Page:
One of the shortlisted nominations in the Hospitality Category at last Year’s Middle East Architect Awards was the Blu Plaza Cristal Hotel in the city of Dammam, Saudi Arabia.
The project is being undertaken by Dubai-based Naga Architects, Designers & Planners and it consists of a 198 room hotel with high end apartment residences, commercial offices and retail facilities at ground level.
Client for the 13,000m2 development is Himmah and the project is part of a drive across the country to build more hotels to cope with an influx of tourists and pilgrims to the holy shrines of Medina and Makkah – set to be the site of the world’s largest hotel development.
There is also an increase in residential apartment demand as younger Saudi’s – many of whom have lived and worked in other countries – look less to traditional extended family homes in favour of smaller properties for themselves, their children and partners.
There has also been a relaxation of traditional attitudes towards men and women living in closer proximity to one another, which – along with a desire for easily accessible amenities – means an increased level of interest in acquiring flats in high rises.
Himmah Holding, established in 2002, is a group of companies initially established with a focus on project development, Himmah has evolved through expanding its activities into other sectors. These include real estate development, manufacturing and retail to become a major force in the infrastructure and construction development of the Kingdom.
The company said: “We believe that our flexible business philosophy has served as a major driver of growth, and will continue to serve us well as Himmah continues its evolution and further diversifies its investments across new and promising sectors of the regional economies.’
The business is also looking to expand out across the region.
The firm added: “We pride ourselves in doing things differently, and look forward to further expanding our footprint in the Middle East.”
The Blu Plaza Cristal Hotel and Commercial Development consists of a hotel, long -term apartment residences, commercial offices, and retail shops. Intended to become a self-sustaining development, the project includes rest and relaxation facilities for visitors, as well as residents of the industrial area which immediately surrounds the development plot.
The architects said: “Visitors arrive at the central plaza, where they find a warm and bright atmosphere.
“The hotel is characterised by a façade composed of blue panel blinds – these slide over the glass windows on all floors, creating a moving mosaic.”
The design also emphasises the creation of a community with landscaped areas intended for people to gather and socialise, or take part in sporting activities. Leisure and retail facilities also encourage the feeling of residents being part of a collective.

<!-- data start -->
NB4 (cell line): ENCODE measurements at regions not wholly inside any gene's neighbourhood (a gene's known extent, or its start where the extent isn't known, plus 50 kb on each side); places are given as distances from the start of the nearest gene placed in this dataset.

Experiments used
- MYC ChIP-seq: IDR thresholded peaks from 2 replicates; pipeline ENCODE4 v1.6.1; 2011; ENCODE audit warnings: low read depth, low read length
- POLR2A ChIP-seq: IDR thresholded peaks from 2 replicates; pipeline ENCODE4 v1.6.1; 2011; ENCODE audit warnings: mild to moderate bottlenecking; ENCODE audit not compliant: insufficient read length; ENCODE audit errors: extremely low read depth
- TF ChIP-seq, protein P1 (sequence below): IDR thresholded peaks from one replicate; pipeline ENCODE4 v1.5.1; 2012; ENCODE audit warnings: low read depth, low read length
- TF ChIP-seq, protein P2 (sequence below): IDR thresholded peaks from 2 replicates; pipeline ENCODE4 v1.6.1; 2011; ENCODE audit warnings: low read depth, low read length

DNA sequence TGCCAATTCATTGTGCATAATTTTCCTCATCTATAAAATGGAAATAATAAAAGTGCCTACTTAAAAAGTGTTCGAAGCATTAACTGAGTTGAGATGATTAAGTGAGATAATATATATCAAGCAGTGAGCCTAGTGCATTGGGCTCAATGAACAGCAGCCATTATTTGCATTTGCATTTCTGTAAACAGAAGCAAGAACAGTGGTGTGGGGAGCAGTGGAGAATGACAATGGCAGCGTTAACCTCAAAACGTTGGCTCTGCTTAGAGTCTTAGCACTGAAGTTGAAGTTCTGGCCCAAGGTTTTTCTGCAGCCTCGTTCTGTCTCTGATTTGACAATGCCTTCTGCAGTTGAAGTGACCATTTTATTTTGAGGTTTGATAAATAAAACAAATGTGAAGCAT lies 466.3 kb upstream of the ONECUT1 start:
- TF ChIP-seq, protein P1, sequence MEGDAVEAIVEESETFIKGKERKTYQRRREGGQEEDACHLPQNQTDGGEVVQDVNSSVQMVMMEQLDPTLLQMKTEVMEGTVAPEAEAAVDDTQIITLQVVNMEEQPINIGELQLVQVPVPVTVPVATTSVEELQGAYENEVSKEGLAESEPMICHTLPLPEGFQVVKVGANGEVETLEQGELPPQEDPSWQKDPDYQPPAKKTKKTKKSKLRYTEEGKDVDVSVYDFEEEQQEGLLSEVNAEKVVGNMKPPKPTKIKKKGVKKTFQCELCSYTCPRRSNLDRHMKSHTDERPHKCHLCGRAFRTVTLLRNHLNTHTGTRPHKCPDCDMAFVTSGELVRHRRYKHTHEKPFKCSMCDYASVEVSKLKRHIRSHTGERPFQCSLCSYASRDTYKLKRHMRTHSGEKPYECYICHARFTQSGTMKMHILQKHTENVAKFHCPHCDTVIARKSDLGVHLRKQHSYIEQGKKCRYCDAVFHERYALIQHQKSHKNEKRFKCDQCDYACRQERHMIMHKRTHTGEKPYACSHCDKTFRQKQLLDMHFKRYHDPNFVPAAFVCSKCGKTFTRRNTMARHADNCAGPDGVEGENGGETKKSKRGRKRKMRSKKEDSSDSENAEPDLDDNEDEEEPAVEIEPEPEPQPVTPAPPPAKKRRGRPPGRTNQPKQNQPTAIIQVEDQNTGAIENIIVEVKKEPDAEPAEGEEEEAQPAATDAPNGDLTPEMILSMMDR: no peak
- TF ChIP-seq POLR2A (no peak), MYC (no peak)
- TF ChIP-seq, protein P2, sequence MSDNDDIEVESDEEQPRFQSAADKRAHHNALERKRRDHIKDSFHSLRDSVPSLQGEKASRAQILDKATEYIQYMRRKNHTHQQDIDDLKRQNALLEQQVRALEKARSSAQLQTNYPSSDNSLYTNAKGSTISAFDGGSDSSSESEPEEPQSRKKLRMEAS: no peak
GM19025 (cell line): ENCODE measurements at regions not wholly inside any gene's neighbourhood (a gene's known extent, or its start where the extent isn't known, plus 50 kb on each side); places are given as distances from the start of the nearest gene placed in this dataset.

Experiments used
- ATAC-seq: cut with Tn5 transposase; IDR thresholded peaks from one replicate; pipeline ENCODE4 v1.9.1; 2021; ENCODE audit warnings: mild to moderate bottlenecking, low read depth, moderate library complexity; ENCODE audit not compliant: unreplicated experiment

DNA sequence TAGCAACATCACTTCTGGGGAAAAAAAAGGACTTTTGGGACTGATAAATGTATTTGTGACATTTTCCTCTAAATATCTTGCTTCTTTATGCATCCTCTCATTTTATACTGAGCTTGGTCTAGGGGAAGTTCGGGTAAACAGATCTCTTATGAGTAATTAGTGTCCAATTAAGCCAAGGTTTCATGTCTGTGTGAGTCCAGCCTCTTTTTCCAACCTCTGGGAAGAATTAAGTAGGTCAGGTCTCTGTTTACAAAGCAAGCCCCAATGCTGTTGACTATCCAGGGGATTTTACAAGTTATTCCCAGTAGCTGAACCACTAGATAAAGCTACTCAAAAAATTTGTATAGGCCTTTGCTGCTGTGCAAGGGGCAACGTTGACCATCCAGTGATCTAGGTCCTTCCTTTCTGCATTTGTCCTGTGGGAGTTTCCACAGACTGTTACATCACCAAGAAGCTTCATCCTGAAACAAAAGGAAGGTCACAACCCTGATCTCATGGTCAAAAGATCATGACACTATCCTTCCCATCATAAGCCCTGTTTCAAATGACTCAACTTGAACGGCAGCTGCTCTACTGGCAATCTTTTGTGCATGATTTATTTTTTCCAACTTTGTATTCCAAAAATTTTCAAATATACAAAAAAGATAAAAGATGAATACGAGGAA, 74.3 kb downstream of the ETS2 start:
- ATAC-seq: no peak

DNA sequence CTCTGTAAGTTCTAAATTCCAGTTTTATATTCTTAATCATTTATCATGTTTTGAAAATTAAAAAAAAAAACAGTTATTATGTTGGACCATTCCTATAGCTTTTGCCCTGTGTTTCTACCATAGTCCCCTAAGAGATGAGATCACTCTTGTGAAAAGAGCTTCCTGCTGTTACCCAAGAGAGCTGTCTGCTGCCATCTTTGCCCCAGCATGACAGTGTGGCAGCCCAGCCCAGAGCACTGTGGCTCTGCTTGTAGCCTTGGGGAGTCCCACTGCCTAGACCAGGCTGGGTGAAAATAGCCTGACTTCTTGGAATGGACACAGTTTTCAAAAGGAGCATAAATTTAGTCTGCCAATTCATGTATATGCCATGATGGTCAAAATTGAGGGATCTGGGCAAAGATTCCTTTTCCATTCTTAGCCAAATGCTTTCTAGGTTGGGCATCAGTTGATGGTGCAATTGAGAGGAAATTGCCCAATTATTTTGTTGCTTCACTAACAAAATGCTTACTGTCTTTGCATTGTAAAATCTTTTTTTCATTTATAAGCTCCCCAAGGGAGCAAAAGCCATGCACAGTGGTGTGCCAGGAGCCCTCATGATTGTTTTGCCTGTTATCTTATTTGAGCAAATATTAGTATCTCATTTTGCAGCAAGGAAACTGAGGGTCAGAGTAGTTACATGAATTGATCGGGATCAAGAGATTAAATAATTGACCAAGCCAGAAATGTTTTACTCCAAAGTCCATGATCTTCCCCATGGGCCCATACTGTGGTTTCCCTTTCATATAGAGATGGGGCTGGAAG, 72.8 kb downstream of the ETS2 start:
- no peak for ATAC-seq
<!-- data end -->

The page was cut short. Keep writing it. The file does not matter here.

The design team said the development is aimed at being a “self-sustaining combination of rest and relaxation” for both transient visitors and long term residents.
It includes a gymnasium and spa facilities along with suites ranging from “Junior” to “Royal”. All have extremely high-end finishes and style is maintained throughout the interiors.
The development also includes meeting rooms, a banqueting hall which can accommodate events as well as formal dinners and prayer facilities.
There are also tennis courts and swimming pools as part of the overall site. The total hotel footprint is 5,100m2 while the entire project occupies an area of land measuring 10,670m2.
Access to the site has also been carefully considered with roads and associated infrastructure incorporated into the original plans. There are also parking facilities for 111 vehicles.
Dr Shams Naga is an architect who has a unique philosophy when it comes to design. He is one of the most respected design professionals in the GCC and said: “Of the numerous descriptions of Architecture, my favorite one is ‘Architecture is the study of culture’, which sums up the encompassing complexity of architecture in our society.
“In my experience, successful architecture cannot be achieved by any singular idea – it requires a harmonious interweaving of the metrics surrounding a design project.
“These may range from grand items, such as a building orientation, to items like the arrangement of cabinets and drawers in a kitchen.
“In my design approach, I ensure nothing is overlooked – every part and corner of the project is moulded with the highest integrity and commitment. As a study of culture, I also see architecture as a futurist profession.”